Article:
Angels in words, pictures, and music

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Along with Santas, elves, and reindeer, angels make a big appearance this time of year.  And yet unlike many of the other characters associated with the holidays, angels aren’t Christmas-specific.  In fact, as a new book points out, they  are fascinating beings whose presence in the Bible can point us toward a fuller understanding of God’s work.

All God’s Angels: Loving and Learning from Angelic Messengers (Paraclete Press)  is one of the loveliest books to cross my path this year.  Each short chapter focuses on an angel story from the Bible, everything from Genesis to Revelation.  In pithy, wise reflections, author Martin Shannon meditates on each story and what it reveals about angels, about God, and — ultimately — about our human selves.  I love the approach; I’ve never before read these Bible stories and thought about the angels as anything other than peripheral figures, so I found the new perspective fascinating.

Each chapter is illustrated by a colorful reproduction of a work of art, everything from a Byzantine mosaic of the angel guarding Eden to Eugene Delacroix’s famous picture of Jacob wrestling the angel.

Delacroix's classic image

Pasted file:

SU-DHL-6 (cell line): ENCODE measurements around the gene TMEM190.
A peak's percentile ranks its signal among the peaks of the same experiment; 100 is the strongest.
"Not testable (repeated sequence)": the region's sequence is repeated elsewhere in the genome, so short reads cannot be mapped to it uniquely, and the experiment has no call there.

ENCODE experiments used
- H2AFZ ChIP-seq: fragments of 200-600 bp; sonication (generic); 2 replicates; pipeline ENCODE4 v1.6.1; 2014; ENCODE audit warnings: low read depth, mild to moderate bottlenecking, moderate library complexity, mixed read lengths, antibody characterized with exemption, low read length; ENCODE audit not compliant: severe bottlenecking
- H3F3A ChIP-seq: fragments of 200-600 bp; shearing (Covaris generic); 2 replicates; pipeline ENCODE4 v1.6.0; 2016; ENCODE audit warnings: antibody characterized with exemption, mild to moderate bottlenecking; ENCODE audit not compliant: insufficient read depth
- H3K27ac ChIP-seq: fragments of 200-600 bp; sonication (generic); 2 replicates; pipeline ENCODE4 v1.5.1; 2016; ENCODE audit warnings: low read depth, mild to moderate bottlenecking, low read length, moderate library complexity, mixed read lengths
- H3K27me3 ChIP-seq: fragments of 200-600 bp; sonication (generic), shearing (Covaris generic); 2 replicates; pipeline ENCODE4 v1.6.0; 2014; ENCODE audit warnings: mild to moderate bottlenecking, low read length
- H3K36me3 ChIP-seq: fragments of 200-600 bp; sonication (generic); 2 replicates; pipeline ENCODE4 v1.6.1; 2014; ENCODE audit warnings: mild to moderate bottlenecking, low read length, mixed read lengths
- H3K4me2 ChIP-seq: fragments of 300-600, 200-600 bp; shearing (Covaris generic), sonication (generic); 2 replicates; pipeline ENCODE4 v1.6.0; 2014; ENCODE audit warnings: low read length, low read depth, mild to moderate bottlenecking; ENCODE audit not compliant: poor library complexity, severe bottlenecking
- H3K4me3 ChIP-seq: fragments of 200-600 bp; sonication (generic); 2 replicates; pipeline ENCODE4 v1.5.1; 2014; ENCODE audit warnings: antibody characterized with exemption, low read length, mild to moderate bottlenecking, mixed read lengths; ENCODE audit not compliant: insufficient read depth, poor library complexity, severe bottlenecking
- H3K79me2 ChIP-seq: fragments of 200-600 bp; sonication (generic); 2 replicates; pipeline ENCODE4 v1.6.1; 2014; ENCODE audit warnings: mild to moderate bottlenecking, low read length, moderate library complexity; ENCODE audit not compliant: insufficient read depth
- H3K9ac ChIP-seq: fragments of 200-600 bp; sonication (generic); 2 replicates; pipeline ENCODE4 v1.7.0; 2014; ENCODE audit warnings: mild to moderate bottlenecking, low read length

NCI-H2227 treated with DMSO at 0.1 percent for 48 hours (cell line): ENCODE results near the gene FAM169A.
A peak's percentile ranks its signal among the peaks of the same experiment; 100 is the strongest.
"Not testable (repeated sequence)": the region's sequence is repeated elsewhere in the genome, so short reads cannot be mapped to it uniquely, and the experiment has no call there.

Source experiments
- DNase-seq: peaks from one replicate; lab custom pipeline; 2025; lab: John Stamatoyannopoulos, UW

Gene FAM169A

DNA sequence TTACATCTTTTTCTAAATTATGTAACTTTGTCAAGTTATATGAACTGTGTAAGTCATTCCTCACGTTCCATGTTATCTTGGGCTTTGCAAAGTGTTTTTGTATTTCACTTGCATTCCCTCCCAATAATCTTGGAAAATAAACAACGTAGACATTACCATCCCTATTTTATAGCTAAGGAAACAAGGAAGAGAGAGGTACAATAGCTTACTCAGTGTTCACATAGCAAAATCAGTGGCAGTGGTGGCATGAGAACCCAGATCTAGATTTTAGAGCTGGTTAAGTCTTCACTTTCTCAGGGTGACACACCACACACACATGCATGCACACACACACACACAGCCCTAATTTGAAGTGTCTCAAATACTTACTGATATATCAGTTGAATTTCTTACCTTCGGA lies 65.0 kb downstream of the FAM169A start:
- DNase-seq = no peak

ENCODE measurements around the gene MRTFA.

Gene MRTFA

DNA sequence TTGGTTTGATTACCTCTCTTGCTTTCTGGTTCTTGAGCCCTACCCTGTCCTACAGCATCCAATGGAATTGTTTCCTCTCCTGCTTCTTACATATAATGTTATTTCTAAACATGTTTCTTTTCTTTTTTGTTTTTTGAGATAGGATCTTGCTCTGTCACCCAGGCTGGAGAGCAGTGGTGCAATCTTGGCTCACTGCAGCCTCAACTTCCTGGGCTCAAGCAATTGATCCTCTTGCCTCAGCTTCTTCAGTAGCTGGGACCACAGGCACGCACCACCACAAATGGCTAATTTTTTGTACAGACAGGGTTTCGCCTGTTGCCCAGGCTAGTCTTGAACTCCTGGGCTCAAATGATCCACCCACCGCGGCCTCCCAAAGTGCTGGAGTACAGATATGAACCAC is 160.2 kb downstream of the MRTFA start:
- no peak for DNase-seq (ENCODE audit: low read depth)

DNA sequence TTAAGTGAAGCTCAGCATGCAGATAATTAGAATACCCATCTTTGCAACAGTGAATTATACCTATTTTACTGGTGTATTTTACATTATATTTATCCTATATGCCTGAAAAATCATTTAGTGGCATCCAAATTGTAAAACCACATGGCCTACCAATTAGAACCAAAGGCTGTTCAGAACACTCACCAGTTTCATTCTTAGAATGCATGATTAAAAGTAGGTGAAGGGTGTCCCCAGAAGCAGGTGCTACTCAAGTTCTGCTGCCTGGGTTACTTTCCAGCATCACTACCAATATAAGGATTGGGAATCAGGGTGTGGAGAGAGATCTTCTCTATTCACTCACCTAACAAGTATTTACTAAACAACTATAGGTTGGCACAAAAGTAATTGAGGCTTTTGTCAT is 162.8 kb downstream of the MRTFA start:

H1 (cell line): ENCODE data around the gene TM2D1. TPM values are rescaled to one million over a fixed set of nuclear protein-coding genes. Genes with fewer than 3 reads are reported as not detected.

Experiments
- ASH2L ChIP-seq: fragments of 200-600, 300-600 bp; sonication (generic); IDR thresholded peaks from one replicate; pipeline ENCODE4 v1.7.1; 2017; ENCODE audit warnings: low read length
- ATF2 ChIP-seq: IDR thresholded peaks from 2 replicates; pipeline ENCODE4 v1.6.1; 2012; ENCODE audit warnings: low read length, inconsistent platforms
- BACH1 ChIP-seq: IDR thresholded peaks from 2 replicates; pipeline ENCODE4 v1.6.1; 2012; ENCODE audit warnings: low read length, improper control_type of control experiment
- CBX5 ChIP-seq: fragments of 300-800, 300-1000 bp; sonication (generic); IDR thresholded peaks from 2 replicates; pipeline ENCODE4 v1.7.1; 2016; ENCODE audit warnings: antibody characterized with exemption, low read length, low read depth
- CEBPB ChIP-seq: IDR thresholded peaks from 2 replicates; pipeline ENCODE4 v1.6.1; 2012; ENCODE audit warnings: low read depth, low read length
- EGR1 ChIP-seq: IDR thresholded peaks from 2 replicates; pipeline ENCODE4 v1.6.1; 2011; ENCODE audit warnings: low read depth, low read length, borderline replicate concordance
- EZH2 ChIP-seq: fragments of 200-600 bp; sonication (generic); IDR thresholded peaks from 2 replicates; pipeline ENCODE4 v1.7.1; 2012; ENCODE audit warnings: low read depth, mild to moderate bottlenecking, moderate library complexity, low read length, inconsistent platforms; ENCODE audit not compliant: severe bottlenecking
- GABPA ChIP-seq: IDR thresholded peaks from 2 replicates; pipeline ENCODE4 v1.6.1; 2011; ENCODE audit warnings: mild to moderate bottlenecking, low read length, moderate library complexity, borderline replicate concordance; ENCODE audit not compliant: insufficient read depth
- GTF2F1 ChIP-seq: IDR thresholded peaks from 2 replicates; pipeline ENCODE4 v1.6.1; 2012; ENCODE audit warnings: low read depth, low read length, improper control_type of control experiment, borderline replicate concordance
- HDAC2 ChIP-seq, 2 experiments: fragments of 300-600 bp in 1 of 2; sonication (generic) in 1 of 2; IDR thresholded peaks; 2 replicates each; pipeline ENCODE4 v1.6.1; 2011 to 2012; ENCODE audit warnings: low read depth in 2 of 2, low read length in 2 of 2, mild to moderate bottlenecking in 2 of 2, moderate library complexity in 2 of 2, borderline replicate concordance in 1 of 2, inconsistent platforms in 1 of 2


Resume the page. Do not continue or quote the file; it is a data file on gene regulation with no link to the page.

Delacroix’s classic image

These pictures are powerful complements to the chapters, particularly because Shannon also comments on the artwork, pointing out little details that help emphasize the mood and meaning of the story.

Between the words and the art, this book is a glorious celebration of these mysterious beings who end up on our Christmas trees and coffee mugs but whose history and involvement in salvation is so much more rich than it seems.  It’s a lovely, inspiring little book and would be a great Christmas gift for anyone looking for a dose of inspiration.

And if you want to fully immerse yourself in all things angelic, read the book to the strains of this lovely song.  It’s one of my favorite carols of all time, courtesy of John Rutter and the Cambridge Singers.

Enjoy!

 

 

When all else fails, try nature

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Marin Headlands, Marin County, CA

Like many of you, I’ve been spending the last two weeks looking desperately for peace and a quiet mind.  I’ve found a few things that help. Writing is one; wine is another. And getting outdoors into the beauty of creation has a healing power like nothing else.

I’d like to share with you two places I’ve found God lately.

One is a county park not far from where I work.  It’s the place where Scott proposed to me lo these fifteen (!) years ago.   And while the hillsides are light brown most of the year, we’ve been fortunate enough to have rain this fall, and everything is a brilliant spring green.

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There are oaks here, and bay trees which give out a wonderful fragrance.  There is poison oak turning a beautiful red and lots of deer, who graze unconcernedly as you walk by.  Off in the distance you can see Silicon Valley and the bay.

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It’s a place so dear to my heart, and on a crystal-blue day like this, with the earth still soft from the recent rain and the air smelling so sweetly of oak and bay, it’s much easier to breathe here than anywhere else.